Pok Pok L.A. Is No More, but There Is Glory in Its Passing
We’re gonna miss the hell out of those Thai chicken wings, tho
“When your restaurant is closing, Eater will write ‘oh, Pok Pok is dunzo’ — The Shutter, right? — and for about three days afterwards people will pop up out of the woodwork and say they saw it coming, or that it was a shame.”
Pok Pok’s Andy Ricker wrote this in a gut-spilling piece on Eater LA last year. Today, his premonition came true, when Eater broke the news that after a hard-fought, two-year battle, the L.A. branch of his hyper-authentic Thai restaurant is closing on March 21.
Ricker was right, of course. It is a shame. And we did see it coming. Pok Pok made the fatal mistake of using quality ingredients and labor-intensive methods to cook a cuisine that most people in L.A feel they can get for half the price. He did so in a restaurant that was probably too big in a part of town where people don’t really go for dinner—all while paying a living wage to his workers. Oh, and being white.
If you haven’t heard, Pok Pok LA is closing up Tuesday, March 21st. It’s been a pleasure being a part of the LA food community and of course LA’s Chinatown. We’re still open with regular hours and having our final service Tuesday night – come through if you can. Thanks to @eater_la @overoverunder & @mattatouille for the nice write-ups and thanks to all our fans for your support! / photo by @wonhophoto #pokpokla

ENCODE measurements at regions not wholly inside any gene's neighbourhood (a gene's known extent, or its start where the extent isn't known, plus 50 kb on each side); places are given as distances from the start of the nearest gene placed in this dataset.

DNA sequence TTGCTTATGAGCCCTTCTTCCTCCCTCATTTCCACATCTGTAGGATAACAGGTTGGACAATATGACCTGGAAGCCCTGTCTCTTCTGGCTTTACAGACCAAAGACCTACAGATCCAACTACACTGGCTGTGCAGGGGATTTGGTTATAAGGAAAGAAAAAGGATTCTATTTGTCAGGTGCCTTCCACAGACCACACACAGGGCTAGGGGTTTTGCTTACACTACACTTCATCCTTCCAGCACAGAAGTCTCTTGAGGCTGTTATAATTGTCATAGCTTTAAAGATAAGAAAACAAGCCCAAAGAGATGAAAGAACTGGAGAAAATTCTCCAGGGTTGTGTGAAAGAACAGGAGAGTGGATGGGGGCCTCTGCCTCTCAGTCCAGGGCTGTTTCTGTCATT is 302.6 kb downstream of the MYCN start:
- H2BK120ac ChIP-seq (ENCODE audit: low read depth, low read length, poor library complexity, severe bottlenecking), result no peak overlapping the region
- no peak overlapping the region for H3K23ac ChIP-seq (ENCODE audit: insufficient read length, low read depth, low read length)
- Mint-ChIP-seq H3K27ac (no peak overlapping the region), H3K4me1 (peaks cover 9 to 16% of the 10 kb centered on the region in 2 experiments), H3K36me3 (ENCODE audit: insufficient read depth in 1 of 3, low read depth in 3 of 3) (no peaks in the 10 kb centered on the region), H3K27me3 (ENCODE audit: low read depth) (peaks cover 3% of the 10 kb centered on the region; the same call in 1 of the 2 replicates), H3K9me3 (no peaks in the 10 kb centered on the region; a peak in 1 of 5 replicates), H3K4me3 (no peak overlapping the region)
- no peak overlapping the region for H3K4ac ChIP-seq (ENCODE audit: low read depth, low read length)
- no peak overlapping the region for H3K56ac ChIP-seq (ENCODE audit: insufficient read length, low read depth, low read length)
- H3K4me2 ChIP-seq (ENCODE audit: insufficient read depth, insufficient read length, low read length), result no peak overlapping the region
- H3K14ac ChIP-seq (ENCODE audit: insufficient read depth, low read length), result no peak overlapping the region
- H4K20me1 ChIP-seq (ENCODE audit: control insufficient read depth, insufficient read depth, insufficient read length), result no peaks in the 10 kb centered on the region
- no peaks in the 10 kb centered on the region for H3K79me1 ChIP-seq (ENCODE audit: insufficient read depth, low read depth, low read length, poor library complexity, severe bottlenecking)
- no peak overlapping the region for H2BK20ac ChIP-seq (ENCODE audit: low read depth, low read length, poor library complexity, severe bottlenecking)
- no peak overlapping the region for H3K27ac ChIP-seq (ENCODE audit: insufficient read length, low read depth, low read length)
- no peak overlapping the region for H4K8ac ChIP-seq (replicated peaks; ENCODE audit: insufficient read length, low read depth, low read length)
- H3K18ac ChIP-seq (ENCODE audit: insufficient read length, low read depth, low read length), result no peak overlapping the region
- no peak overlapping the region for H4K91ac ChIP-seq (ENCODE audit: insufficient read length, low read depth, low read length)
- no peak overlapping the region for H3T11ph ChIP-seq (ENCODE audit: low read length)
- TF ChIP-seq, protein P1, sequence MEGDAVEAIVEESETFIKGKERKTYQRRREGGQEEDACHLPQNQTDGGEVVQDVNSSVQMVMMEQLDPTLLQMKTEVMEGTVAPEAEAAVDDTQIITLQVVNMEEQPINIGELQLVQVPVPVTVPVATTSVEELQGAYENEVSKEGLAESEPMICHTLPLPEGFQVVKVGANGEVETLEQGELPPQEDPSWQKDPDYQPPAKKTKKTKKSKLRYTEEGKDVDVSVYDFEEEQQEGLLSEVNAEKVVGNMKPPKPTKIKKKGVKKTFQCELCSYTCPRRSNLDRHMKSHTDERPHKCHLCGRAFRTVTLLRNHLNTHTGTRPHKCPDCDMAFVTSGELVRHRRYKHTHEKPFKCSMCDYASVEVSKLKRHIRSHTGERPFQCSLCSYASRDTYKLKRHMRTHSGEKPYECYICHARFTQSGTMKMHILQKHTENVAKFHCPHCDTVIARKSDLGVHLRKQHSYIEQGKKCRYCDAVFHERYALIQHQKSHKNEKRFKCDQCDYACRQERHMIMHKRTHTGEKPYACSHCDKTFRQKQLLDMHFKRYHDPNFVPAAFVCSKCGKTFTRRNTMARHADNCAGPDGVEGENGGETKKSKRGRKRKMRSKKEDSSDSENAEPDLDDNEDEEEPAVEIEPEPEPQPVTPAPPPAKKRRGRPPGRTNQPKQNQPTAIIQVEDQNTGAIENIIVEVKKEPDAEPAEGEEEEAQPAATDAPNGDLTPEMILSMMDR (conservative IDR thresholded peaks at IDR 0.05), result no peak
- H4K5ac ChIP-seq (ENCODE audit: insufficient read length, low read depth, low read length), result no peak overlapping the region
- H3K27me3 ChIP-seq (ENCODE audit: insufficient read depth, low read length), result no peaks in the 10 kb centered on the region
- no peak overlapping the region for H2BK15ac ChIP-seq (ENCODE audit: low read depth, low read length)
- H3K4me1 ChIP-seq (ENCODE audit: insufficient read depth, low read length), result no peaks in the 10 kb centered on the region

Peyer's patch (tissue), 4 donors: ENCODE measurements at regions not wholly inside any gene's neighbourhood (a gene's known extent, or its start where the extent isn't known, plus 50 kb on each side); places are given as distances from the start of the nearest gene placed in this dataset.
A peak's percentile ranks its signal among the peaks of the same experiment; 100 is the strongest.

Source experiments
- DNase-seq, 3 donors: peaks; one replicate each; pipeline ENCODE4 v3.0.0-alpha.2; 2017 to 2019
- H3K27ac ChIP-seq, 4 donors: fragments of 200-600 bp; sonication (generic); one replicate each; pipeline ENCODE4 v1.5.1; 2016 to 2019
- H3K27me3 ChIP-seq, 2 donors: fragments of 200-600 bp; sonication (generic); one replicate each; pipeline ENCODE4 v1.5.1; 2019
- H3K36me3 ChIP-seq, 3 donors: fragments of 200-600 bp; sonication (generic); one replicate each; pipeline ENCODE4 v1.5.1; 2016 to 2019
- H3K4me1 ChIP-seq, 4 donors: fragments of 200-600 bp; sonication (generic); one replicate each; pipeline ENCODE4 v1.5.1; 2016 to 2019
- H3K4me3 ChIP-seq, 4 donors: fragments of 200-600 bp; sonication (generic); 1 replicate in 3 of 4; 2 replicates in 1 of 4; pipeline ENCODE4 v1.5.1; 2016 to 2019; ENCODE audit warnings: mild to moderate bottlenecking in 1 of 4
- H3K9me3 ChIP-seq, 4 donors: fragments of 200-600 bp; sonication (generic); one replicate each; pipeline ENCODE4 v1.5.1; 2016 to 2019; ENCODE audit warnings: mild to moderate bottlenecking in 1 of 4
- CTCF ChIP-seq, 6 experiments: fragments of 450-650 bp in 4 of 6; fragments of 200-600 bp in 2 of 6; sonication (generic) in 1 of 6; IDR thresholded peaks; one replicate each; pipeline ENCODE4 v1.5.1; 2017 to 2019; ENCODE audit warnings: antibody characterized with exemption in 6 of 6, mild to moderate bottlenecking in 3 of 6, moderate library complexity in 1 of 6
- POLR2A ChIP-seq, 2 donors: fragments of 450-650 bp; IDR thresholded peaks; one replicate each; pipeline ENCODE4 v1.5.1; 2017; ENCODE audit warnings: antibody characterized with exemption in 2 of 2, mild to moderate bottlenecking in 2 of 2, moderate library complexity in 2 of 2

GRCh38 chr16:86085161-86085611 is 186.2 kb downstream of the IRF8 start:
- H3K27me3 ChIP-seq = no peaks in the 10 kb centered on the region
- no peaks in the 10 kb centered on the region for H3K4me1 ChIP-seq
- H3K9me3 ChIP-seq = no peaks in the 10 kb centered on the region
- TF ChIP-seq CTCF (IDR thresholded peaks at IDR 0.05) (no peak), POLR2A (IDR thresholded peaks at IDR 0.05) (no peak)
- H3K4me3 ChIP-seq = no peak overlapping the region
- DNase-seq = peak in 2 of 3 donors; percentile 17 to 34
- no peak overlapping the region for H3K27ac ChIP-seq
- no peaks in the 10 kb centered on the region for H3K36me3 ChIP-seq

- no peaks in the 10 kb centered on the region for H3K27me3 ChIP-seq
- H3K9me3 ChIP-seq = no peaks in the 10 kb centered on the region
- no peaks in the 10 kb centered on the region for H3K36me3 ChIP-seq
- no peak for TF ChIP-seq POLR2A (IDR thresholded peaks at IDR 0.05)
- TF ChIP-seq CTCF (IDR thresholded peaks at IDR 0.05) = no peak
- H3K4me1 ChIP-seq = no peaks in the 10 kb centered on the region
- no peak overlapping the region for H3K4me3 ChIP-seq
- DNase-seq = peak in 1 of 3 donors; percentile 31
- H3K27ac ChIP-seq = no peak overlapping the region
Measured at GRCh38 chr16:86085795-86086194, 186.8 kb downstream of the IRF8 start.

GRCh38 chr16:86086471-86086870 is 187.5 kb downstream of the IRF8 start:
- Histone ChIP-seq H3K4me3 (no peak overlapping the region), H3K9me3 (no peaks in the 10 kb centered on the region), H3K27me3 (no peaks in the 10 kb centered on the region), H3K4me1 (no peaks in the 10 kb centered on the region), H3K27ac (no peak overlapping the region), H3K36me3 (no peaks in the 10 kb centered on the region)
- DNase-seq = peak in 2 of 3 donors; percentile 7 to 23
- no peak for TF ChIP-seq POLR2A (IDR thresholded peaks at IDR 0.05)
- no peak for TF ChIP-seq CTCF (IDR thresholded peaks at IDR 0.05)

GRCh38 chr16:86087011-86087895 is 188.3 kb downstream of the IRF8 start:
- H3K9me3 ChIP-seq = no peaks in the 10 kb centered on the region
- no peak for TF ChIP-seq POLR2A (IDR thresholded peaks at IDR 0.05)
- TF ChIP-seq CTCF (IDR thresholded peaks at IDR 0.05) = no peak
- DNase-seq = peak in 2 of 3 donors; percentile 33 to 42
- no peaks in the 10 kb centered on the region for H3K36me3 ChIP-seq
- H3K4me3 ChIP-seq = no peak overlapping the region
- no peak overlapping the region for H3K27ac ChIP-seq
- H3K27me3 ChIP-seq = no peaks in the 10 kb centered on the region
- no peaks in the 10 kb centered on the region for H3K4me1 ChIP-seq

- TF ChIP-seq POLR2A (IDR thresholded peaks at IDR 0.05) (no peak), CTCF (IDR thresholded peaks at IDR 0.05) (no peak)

And while those fish sauce-glazed chicken wings are seriously worth mourning, the most tragic—and ultimately heroic—part of this whole story is that Ricker himself knew it. He literally called out, point by point, all of those flaws in that 2016 Eater piece. He was aware of the problems, but he kept at it anyway. But why? Is he stubborn? Stupid? Drunk on nitrogen-frozen beer and rice whisky? No, it’s because all of those little expensive decisions—from hand-squeezing the coconut milk, to using good quality poultry, to enforcing a 5 percent service fee, to being ambitious and pioneering in his choice of real estate—were the right things to do. Business suicide? Sure. But right. And Ricker is just the type of guy who can’t do anything less.
That he did not go blindly into the night is what ultimately makes Pok Pok’s closure a triumph. He didn’t back down. He never surrendered. OK, yes, he’s closing up shop, but only because not doing so would have required him to compromise his integrity. And Andy Ricker don’t play that.
So, while we’re all looking for a new place to get our smoked catfish and Singha slushie fix, let’s also take a moment to give a big, dramatic, totally earnest slow clap for chef-restaurateur Andy Ricker. Because, y’know, integrity.
(But for reals though, guys, he has a really successful restaurant in Portland and is going to be fine. And if you really need some Pok Pok that badly, Portland is like a two-and-a-half-hour flight away. Cheers.)
Lesley Bargar Suter is the Food Editor at Los Angeles magazine. You can follow her on Twitter @LesleyBS and Instagram. She wrote: Refugees Are Behind This Inspiring New L.A. Supper Club.